Barrow, Alaska


Station Name Station Code Latitude Longitude Elevation (m)
Barrow, Alaska PTB 71.3 °N 156.6 °W 11

Description

In-situ CO2, flask CO2, and isotopic data sets taken at Barrow, Alaska: Latitude 71.3°N Longitude 156.6°W Elevation 11m. In-situ CO2 data derived from continuous analyzer near Barrow, Alaska by John Kelley in collaboration with C.D. Keeling.

These data are subject to revision based on recalibration of standard gases.


Individual Data sets


In-situ CO2 Data

Measurement Frequency Data File Dates
CO2 daily daily_in_situ_co2_ptb.csv 1961-1967

Merged In Situ and Flask CO2 Data

Measurement Frequency Data File Dates
CO2 daily daily_merge_co2_ptb.csv 1961 - present
CO2 monthly monthly_merge_co2_ptb.csv 1961 - present

Flask Isotopic Data

Measurement Frequency Data File Dates
13C/12C daily daily_flask_c13_ptb.csv 1982 - present
13C/12C monthly monthly_flask_c13_ptb.csv 1982 - present
14C/C intermittent intermittent_flask_c14_ptb.csv 1999 - 2007
18O/16O daily daily_flask_o18_ptb.csv 1982 - present
18O/16O monthly monthly_flask_o18_ptb.csv 1982 - present

Supplemental Material

For early Barrow in-situ CO2 data from 1961 - 1967


Citation

Please cite as:

C. D. Keeling, S. C. Piper, R. B. Bacastow, M. Wahlen, T. P. Whorf, M. Heimann, and H. A. Meijer, Exchanges of atmospheric CO2 and 13CO2 with the terrestrial biosphere and oceans from 1978 to 2000. I. Global aspects, SIO Reference Series, No. 01-06, Scripps Institution of Oceanography, San Diego, 88 pages, 2001.

If it is necessary to cite a peer-reviewed article, please cite as:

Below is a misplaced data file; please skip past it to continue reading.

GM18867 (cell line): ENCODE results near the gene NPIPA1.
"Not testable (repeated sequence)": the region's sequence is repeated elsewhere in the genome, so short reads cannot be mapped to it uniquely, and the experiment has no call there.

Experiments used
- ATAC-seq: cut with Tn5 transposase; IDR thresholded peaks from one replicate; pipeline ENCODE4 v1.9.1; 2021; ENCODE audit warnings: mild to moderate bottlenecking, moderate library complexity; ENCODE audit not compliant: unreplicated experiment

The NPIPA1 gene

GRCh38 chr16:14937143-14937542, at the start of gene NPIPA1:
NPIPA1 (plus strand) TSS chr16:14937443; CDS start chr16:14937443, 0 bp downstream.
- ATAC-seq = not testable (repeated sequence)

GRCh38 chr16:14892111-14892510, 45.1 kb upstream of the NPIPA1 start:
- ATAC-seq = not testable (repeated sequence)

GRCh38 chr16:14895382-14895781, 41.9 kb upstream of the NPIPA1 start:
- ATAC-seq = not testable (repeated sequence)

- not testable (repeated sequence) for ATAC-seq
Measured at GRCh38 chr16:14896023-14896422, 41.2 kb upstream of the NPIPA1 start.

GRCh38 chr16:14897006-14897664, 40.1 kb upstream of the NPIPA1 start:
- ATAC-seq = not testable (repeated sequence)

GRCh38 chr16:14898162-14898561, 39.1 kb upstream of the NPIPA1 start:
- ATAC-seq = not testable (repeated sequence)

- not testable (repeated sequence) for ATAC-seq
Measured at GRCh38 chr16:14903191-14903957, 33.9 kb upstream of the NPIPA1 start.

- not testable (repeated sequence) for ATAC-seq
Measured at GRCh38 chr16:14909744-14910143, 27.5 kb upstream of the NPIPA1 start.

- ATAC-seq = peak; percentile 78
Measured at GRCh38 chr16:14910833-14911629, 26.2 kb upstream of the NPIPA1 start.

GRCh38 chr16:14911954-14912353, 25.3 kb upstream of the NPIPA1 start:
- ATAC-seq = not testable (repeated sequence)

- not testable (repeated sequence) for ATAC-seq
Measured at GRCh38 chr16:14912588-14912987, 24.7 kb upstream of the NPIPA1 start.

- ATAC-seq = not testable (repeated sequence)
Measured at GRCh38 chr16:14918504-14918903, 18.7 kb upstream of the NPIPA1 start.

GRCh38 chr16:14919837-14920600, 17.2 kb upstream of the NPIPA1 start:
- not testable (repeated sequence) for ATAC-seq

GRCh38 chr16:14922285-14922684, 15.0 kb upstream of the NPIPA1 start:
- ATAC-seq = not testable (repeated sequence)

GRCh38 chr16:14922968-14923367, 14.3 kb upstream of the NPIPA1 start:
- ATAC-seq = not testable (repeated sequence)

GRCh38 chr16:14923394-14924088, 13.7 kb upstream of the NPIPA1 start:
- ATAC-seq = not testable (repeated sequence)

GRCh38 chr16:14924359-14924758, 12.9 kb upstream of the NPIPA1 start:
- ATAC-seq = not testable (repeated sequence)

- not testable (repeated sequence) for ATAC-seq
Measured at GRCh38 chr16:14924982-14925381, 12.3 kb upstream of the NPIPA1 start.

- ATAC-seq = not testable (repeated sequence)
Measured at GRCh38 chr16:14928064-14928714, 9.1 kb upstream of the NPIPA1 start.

C. D. Keeling, S. C. Piper, R. B. Bacastow, M. Wahlen, T. P. Whorf, M. Heimann, and H. A. Meijer, Atmospheric CO2 and 13CO2 exchange with the terrestrial biosphere and oceans from 1978 to 2000: observations and carbon cycle implications, pages 83-113, in "A History of Atmospheric CO2 and its effects on Plants, Animals, and Ecosystems", editors, Ehleringer, J.R., T. E. Cerling, M. D. Dearing, Springer Verlag, New York, 2005.


Data sharing policy

The data and graphics on this website are made freely available, with the understanding that appropriate credit will be given. For applications supporting peer-reviewed scientific publications, coauthorship may sometimes be appropriate. An example would be if an important result or conclusion depends on this product, such as the first account of a previously unreported phenomenon. Ethical usage requires disclosing intentions at early stages of the work in order to avoid duplicating ongoing studies at Scripps. For applications where coauthorship is not needed, which includes all applications outside of the peer-reviewed scientific literature, it is sufficient to acknowledge the Scripps CO2 program as the source. Please direct queries to Ralph Keeling (rkeeling@ucsd.edu)